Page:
Trump Administration Reverses Course On Energy Efficiency Standard Following AG Lawsuit

News from Attorney General Eric T. Schneiderman

May 25, 2017

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NEW YORK – Attorney General Eric T. Schneiderman issued the following statement on the Trump Administration’s notice that it will end its delay of energy efficiency standards for ceiling fans that offer dramatic air pollution reductions, as well as energy- and cost-savings to consumers and businesses. Attorney General Schneiderman, leading a 11-member state and municipal coalition, had sued the Trump Department of Energy (DOE) in April, charging that the Administration’s continued delay of the effective date of the rule violated federal law. 

“I’m pleased that after suing the Trump Administration over their efforts to illegally block common sense energy efficiency standards, they have reversed course and agreed to put them into place. These measures are good for public health, our environment, and the pocketbooks of consumers.  I will continue to use the full power of my office to fight back against the Trump Administration’s attempts to rollback progress critical to the safety, health, and prosperity of New Yorkers.”  

On January 19, 2017, the DOE published new energy efficiency standards for ceiling fans as a final rule, with an effective date for the rule of March 20, 2017. 

According to DOE estimates, these standards would combine to eliminate emissions of 132 million tons of the greenhouse gas carbon dioxide, 287 thousand tons of the pollution that creates soot and smog, 530 thousand tons of the potent climate change pollutant methane, and 400 pounds of highly-toxic mercury, over a 30-year period. Over this same period, the Appliance Standard Awareness Project estimates that the efficiency standards would save 200 billion kilowatt-hours of electricity – the equivalent of the annual electricity consumption of 17 million households. The DOE itself estimates that the standards would provide net savings to consumers and businesses of up to $12.1 billion.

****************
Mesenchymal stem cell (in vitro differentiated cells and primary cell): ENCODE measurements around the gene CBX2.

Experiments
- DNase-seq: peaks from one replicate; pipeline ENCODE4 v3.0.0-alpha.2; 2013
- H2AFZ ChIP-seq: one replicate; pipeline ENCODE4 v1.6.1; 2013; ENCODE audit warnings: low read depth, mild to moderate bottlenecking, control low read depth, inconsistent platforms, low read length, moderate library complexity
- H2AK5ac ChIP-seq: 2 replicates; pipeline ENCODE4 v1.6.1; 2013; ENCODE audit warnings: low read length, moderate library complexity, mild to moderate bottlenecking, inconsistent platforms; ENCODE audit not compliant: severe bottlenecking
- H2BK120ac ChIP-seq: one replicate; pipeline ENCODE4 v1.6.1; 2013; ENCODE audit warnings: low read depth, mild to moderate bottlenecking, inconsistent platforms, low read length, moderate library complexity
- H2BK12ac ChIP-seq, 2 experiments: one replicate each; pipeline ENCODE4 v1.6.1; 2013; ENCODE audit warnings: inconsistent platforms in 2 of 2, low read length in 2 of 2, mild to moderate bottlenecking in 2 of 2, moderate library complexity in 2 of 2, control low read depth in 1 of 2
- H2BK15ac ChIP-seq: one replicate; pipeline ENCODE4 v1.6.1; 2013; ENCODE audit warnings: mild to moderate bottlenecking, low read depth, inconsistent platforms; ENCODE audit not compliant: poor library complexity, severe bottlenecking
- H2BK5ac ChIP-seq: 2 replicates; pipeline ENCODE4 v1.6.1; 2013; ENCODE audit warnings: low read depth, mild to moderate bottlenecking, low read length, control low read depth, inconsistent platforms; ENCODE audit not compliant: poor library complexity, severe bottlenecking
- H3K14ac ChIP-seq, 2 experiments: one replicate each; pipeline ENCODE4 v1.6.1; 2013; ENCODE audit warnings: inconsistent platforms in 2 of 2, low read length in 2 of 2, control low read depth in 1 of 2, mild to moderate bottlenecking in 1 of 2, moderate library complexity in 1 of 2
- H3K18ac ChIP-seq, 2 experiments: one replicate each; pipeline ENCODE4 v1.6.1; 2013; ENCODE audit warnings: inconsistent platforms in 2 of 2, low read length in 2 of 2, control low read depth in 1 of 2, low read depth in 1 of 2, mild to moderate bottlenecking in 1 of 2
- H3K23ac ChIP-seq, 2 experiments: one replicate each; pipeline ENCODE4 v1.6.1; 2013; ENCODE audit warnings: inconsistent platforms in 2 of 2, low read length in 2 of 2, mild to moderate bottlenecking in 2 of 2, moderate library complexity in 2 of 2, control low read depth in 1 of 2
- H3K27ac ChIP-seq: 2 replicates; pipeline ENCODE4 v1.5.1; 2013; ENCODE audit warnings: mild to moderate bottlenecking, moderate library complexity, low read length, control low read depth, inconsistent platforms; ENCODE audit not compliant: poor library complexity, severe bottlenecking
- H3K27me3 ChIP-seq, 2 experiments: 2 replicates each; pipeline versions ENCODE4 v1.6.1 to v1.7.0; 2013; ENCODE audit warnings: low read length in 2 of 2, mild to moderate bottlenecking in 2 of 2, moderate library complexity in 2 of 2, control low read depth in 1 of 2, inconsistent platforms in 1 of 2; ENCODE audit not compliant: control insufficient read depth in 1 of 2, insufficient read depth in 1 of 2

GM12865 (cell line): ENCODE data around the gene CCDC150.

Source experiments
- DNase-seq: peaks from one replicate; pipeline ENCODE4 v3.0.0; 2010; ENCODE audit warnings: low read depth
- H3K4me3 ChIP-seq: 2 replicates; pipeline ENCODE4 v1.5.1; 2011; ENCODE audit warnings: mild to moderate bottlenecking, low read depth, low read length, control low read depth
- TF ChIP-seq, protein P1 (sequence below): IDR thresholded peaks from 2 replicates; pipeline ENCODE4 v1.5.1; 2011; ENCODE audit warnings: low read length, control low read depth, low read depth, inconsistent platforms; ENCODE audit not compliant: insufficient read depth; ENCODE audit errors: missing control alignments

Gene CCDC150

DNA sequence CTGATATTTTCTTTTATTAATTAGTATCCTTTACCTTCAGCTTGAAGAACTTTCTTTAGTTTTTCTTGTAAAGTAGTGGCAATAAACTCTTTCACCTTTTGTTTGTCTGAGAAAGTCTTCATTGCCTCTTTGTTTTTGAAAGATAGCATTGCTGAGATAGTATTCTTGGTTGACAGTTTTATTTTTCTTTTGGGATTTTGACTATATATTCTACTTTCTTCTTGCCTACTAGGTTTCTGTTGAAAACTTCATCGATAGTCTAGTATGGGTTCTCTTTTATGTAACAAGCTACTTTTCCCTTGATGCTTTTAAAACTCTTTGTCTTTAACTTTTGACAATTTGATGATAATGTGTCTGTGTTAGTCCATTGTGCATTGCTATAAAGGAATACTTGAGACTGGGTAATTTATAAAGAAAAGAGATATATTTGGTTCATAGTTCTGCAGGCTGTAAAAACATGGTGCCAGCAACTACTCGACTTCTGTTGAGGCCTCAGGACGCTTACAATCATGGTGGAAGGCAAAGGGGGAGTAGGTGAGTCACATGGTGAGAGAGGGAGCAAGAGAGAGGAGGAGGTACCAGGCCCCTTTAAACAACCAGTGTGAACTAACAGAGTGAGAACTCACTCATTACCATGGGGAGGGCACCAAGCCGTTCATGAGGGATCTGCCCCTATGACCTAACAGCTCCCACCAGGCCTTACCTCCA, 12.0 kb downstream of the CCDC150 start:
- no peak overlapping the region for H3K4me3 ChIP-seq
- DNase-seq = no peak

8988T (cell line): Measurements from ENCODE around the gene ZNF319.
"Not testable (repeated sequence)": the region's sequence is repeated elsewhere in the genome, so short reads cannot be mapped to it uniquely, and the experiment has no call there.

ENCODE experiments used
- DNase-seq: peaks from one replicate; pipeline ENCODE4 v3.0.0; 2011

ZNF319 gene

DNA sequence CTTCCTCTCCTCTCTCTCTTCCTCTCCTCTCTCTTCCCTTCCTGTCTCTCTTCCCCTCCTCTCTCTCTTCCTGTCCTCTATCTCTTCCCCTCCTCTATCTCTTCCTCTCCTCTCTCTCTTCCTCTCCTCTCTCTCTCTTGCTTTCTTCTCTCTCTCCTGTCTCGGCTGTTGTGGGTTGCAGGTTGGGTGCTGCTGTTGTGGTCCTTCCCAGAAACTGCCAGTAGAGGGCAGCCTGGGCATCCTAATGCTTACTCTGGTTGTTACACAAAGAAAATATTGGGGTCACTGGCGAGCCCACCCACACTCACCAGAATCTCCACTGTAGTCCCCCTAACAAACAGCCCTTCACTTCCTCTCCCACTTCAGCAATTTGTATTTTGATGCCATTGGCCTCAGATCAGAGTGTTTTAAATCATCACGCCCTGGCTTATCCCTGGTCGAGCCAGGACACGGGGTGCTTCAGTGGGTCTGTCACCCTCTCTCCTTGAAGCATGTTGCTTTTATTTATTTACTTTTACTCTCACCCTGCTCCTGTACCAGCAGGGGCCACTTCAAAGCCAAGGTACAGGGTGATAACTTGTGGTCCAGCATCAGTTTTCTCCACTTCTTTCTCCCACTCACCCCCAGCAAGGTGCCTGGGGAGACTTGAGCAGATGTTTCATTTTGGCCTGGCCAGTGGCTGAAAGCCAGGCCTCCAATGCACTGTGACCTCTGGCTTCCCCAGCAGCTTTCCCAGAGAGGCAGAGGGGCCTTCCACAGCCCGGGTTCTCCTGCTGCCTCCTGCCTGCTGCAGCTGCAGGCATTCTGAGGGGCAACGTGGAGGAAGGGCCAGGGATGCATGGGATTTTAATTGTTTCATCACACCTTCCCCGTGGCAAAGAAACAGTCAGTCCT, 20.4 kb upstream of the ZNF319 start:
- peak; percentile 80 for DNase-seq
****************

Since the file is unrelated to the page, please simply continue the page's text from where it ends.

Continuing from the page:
Despite the overwhelming environmental and consumer benefits, the Trump Administration delayed the rule’s effective date twice – most recently pushing it back to September 30, 2017 – asserting that stalling the standards was a non-substantive action, and that seeking public input on the delay would be “impractical, unnecessary, and contrary to the public interest.”

On April 3, 2017, Attorney General Schneiderman – joined by the Attorneys General of the states of California, Connecticut, Illinois, Maine, Massachusetts, Oregon, Vermont, and Washington, as well as the Pennsylvania Department of Environmental Protection and the City of New York – filed a lawsuit against DOE, charging that the delays in the effective date of the ceiling fan rule violated both the federal Energy Policy and Conservation Act and the Administrative Procedures Act.  The suit was filed in the Second Circuit Court of Appeals. 

Yesterday, the DOE published a notice in the Federal Register ending the delay by confirming that the effective date of the energy efficiency standard for ceiling fans will be September 30, 2017.  

This matter is being handled by Assistant Attorneys General Timothy Hoffman, Lisa S. Kwong, and Michael J. Myers, and Environmental Scientists Linda M. Wilson and Jennifer Nalbone, of the New York Attorney General’s Environmental Protection Bureau, and Deputy Solicitor General Steven C. Wu of the Appeals & Opinions Division. The Appeals & Opinions Division is led by Solicitor General Barbara D. Underwood, and the Environmental Protection Bureau is led by Lemuel M. Srolovic and is part of the Division of Social Justice, which is led by Executive Deputy Attorney General for Social Justice Alvin Bragg.